Peace Poles and Pagan Students at Syracuse University

Mary Hudson, pagan chaplain at Hendricks Chapel, Syracuse University, spoke about the pagan student group on campus and their project of installing a peace pole there.

She explained that she is one of 10 chaplains at Hendricks; she works with a student Interfaith Council involving five world traditions established to bring more spirituality to campus. Mary took over as advisor to the group from Tiffany Steinwert, former Dean of Hendricks Chapel. The members of this student group are all volunteers, meet once a month, take turns facilitating the meetings, and choose the direction for the organization. Mary asked them to develop a mission/vision statement, and to determine a focus the next academic year. In addition, a five-member steering committee was developed. The spirit of the group is egalitarian, and Mary’s function now is mainly to take notes and to seek resources from the Hendricks Chapel Dean. 

In the second semester of Mary’s involvement with this group, the students decided to get to know one another, and in the third semester, they chose to understand better the different faiths involved. Now they are in the fourth semester, and the students are attending one another’s rituals and the activities in the various faith groups, taking ideas back to their own groups. Five students will be going to Washington for a national conference. And on September 25, they are participating in a panel discussion on campus – addressing the topic ‘being spiritual on campus.’ In addition, they make sandwiches for the homeless, each group contributing ingredients – which include hallal and kosher options. 

One large project they decided on last spring involved planting a peace pole. The students raised approximately $1200 from their own groups – with some seniors donating $60 each.

Mary explained the history of peace poles. To promote peace in the world, a Mr. Masahisa Goi – inspired by World War II – developed the idea of poles carrying the words ‘may peace prevail on earth.’ In Japan, peace poles are ubiquitous. The first peace pole in America was erected in 1986. Now they appear in almost every country. Mary estimated that they number around 250,000.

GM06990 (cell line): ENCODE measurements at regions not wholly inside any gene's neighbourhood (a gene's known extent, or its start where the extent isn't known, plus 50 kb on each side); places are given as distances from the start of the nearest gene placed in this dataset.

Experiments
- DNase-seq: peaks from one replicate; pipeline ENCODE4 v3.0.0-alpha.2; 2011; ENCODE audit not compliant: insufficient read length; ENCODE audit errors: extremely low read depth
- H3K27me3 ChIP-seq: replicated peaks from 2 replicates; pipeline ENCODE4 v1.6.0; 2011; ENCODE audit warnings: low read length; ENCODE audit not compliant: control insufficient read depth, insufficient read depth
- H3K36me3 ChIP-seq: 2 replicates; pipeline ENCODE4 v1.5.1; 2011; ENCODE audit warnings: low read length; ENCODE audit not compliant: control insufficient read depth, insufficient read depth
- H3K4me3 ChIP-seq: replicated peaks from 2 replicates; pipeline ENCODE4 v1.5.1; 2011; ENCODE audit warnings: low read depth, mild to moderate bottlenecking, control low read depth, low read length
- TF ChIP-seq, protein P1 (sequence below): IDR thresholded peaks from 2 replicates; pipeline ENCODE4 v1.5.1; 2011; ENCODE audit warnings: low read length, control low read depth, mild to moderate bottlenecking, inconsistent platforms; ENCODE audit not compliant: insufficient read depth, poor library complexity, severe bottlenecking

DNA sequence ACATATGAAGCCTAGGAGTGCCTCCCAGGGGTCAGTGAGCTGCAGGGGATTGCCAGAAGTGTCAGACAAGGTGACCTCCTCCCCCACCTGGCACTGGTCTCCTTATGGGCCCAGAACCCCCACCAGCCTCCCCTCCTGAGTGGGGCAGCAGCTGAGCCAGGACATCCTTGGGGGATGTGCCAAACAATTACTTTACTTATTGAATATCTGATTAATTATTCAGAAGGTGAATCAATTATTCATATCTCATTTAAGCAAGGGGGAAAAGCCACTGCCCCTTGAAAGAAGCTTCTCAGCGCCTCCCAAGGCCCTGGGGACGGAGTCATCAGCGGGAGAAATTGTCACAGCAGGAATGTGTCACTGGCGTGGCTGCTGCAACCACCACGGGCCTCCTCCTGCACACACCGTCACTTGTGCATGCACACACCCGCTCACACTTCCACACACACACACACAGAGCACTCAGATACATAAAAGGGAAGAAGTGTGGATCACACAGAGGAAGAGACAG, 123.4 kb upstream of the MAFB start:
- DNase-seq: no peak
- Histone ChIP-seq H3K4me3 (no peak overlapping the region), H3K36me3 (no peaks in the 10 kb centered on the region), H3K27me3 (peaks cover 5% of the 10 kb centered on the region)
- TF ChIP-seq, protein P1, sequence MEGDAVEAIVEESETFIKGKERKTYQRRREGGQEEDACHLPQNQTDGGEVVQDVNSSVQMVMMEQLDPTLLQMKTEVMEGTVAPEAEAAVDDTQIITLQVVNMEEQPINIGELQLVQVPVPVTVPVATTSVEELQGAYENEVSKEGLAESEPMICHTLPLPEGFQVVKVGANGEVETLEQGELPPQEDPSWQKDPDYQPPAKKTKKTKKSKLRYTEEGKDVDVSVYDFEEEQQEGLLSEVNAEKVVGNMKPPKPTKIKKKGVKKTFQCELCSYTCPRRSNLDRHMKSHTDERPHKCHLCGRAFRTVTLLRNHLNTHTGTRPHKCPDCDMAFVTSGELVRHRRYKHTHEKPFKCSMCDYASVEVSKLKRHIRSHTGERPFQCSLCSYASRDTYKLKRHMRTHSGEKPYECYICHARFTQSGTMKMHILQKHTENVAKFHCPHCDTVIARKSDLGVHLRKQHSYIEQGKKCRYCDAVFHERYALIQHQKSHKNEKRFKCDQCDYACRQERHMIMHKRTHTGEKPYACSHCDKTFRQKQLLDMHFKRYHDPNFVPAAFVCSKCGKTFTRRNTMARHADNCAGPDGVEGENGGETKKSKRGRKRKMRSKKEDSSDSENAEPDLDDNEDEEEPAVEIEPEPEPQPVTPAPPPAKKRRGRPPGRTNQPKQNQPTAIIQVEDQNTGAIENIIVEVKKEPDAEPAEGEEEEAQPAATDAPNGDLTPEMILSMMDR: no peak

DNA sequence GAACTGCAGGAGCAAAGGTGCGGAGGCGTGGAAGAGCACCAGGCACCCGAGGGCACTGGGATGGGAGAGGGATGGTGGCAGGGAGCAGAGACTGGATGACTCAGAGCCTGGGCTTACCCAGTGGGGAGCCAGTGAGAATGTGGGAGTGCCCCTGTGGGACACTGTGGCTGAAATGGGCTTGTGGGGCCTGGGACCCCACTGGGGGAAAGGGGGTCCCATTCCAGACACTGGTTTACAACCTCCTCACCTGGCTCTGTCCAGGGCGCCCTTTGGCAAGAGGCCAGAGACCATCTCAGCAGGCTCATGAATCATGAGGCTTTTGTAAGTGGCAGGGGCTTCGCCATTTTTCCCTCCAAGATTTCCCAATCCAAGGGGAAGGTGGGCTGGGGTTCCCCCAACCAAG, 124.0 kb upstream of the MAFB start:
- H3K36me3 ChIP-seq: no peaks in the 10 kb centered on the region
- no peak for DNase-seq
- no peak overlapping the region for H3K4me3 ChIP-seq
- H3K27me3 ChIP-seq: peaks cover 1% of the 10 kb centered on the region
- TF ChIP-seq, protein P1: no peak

There are a few in Syracuse – at Plymouth Church, All Saints Church, and May Memorial at least.

They can be made of wood or metal; the SU students chose a tall one (approximately six and a half feet tall), made of cedar, with six sides. It will be engraved with the peace message in 12 languages – six on top, the other six beneath. The languages will be English, Onondaga, Arabic, Hebrew, Chinese, German, Hindi, Korean, French, Spanish, Portuguese, and Turkish – the last ten based on the student demographics on campus. It will be installed next to Hendricks Chapel. 

In addition, the Chancellor’s Cabinet liked this idea so much that they are funding a second pole, to include other languages and thus to include all students on campus. And SU will pay for planting the poles. The poles are ordered from in Michigan, where the carving is done. Swahili, Ebo, and Gaelic will be represented, and the students will pick the next nine languages. One WTB member raised the possibility of Braille being included on the lower part of the pole. A representation from the UN wants to come to the planting ceremony. 

Mary then spoke about Paganism, explaining which groups do and do not fall within the pagan tradition. For instance, Romani (gypsies) do fall under Paganism, while Hindu, Native American traditions, Shinto, Buddhism, and Satanism all do not. Mary explained that no chaplain is an employee of the university, but there are requirements for a chaplain to be on campus. A church group sponsors the chaplain. Among the various pagan faith traditions, Mary is a druid but is sponsored by the Church of the Greenwood, which is nondenominational.  She attained high priestess status after a four-year process.

She explained that pagans have no church buildings; they conduct rites outside except for potentially dangerous weather conditions. The next big pagan holiday will be Samhain, on October 31s, to honor ancestors. This is the most solemn of the pagan holidays. Names are read of those who have died, that one wishes to honor; these individuals are thanked for having been alive, for if they had not been, then the worshiper would not be. Visitors are welcome to attend the pagan holiday ceremonies.

At Yuletime, the longest night of the year, pagans hold a 15-hour vigil from sunset to sunrise, tending a fire outside all night. Some of the pagan worship sites, such as St. Michael’s Tower in Glastonbury, England, seem to have strong energy fields. Mary explained that Central New York has good energy fields as well, perhaps accounting for the high preponderance of pagans here – more so than in other areas.

In closing, Mary invited all attendees to join in forming a circle of peace and friendship.